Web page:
Read this LinkedIn headline and tell me what you think:
Creative problem solver with a committed heart currently seeking a position with a company where I can make a difference!
Personally, I probably wouldn’t click that profile.
Often, people struggle with knowing where on their profile to tell the world they are “seeking a position.”
If you are an active career changer, I’m sure you’ve thought about it too. If you do it wrong, you will not only scare away every recruiter who reads your profile, you will probably have a hard time building your network as well.
The Reality of Using LinkedIn
Let’s face facts, recruiters tend to hunt for people who already have jobs. Saying you are “seeking” in the headline means a recruiter won’t even bother clicking on your profile from a search results page.
Second, it’s human nature to be concerned with our own problems, not others. The fact that you are seeking does nothing for me. You aren’t offering value to me. You are not giving me a reason to be excited about you. As a job seeker, you are one of millions.
Now that doesn’t mean you have to lie or hide the fact that you are indeed seeking work. It just means you have to spring it on people at the right time.
Are you using your LinkedIn profile to change careers? Here’s where to share it!
Not in Your Headline!
You need to earn the right to get someone’s attention on LinkedIn. It’s not something you can take for granted.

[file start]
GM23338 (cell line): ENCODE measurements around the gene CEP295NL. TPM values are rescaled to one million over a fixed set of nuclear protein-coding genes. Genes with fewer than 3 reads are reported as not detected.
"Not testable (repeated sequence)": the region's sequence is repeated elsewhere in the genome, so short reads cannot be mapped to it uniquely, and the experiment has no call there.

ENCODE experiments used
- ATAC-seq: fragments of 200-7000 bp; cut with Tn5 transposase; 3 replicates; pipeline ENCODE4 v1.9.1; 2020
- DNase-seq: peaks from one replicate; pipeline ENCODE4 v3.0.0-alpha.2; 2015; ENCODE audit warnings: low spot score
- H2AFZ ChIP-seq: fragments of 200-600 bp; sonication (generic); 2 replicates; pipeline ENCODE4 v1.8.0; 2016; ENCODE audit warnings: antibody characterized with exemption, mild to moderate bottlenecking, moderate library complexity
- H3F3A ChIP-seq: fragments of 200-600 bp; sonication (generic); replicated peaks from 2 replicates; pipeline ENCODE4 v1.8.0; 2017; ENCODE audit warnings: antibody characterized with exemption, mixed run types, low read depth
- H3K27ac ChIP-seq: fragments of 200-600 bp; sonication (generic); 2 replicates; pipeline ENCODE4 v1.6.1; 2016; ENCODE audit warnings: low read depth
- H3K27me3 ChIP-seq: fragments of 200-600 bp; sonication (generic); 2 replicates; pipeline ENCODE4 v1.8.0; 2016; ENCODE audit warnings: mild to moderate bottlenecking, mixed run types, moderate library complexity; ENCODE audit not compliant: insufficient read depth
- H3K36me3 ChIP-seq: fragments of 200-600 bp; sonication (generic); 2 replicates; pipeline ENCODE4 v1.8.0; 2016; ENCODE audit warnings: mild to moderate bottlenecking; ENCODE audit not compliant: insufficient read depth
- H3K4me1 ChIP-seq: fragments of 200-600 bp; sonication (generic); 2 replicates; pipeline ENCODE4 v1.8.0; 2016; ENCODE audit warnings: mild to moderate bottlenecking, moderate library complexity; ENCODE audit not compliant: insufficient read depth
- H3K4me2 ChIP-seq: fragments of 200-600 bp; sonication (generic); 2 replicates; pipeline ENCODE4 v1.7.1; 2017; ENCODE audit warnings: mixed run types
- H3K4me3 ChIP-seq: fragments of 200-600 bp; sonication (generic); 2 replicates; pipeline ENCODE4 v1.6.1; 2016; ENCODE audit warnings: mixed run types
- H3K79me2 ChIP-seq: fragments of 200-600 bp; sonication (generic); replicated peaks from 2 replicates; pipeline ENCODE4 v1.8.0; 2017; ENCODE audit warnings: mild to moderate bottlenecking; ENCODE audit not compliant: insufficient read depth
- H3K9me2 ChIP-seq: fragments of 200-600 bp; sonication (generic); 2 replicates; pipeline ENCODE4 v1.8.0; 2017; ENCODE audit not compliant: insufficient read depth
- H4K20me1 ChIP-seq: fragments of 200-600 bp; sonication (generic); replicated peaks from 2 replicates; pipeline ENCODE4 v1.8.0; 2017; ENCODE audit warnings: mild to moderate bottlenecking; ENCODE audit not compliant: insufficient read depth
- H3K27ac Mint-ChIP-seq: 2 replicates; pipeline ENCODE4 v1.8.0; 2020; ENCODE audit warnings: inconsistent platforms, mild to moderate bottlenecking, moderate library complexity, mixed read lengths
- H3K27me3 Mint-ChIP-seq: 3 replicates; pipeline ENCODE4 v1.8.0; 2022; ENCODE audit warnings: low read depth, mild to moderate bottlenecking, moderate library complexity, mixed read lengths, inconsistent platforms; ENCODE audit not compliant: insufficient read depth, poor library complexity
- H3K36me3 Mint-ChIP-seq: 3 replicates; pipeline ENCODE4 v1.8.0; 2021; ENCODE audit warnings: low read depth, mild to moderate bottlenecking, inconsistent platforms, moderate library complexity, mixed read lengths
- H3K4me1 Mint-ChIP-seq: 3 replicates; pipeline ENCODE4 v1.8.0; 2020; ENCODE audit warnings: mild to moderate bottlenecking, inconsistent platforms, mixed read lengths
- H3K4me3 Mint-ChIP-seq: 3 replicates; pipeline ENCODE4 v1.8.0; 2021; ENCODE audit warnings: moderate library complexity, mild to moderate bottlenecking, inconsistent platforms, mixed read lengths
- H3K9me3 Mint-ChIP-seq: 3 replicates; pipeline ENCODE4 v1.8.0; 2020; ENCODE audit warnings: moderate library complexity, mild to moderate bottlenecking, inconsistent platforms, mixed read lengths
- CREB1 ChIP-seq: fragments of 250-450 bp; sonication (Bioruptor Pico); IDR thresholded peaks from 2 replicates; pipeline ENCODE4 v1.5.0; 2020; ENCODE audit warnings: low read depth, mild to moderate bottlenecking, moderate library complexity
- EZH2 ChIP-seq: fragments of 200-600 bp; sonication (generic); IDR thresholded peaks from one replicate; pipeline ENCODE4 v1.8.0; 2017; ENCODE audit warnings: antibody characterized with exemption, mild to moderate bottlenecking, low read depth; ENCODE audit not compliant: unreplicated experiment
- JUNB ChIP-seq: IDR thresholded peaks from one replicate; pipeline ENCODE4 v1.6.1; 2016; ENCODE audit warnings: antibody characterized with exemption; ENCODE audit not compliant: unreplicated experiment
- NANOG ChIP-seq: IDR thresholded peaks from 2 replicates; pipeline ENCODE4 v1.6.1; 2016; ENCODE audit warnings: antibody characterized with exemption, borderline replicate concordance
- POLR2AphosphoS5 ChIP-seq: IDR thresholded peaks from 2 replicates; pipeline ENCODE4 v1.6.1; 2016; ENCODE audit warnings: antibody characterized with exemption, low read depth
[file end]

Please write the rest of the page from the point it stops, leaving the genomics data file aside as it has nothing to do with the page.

Since the headline is pretty much the only snippet of information someone has on you when they are searching, or determining to connect back with you, your goal here is to get the click. Period.
Your headline should sell the click. That means make it clear what you can do for them. I want to see a quick job title, and then a very short statement of value. Let them know you understand their pain and their goals and that you can help them.
Here’s a headline from one of my trainers, Cara Lee, where she did just that:
Adult Educator, Speaker and Trainer Creating Experiential Learning to Maximize Learner Success
What does she do? “Adult educator,” i.e., teacher or instructor.
What problem does she solve? Boring classroom experiences.
So Where Do I Tell People I’m Seeking a New Job?
The easy answer is at the end of your LinkedIn profile summary. If someone has bothered to read until then, you’ve earned the right to ask.
After all, telling someone you’re “seeking” is a form of asking for help, isn’t it?
If you follow a profile summary format like this one, you’ll have positioned yourself as someone unique and valuable.
The call to action at the very end gives you a place to let the world know you need help, and here’s how someone can contact you.
For example, let’s say you follow my four-step formula for writing your summary. The last step, the call to action, can go something like this:
I’m looking for a medical instruments company at the cutting edge, where I can lead a sales territory and make a difference. If you are looking for someone with energy, creative problem-solving skills, and unstoppable sales ambition, please contact me at firstname.lastname@example.org.
Tying It All Together
To summarize, don’t use your headline to say you’re looking to change careers; use the last sentence of your summary. Expert tip: when you make these updates to your profile, let LinkedIn broadcast them to your network. When you do it this way, you may find droves of people coming out and offering you their hand.
Readers, are you using your LinkedIn profile to change careers? Have you tried this approach? If you want to get a LinkedIn Profile consultant or a professional LinkedIn profile writer, try getting a LinkedIn profile writing service to help maximize your LinkedIn.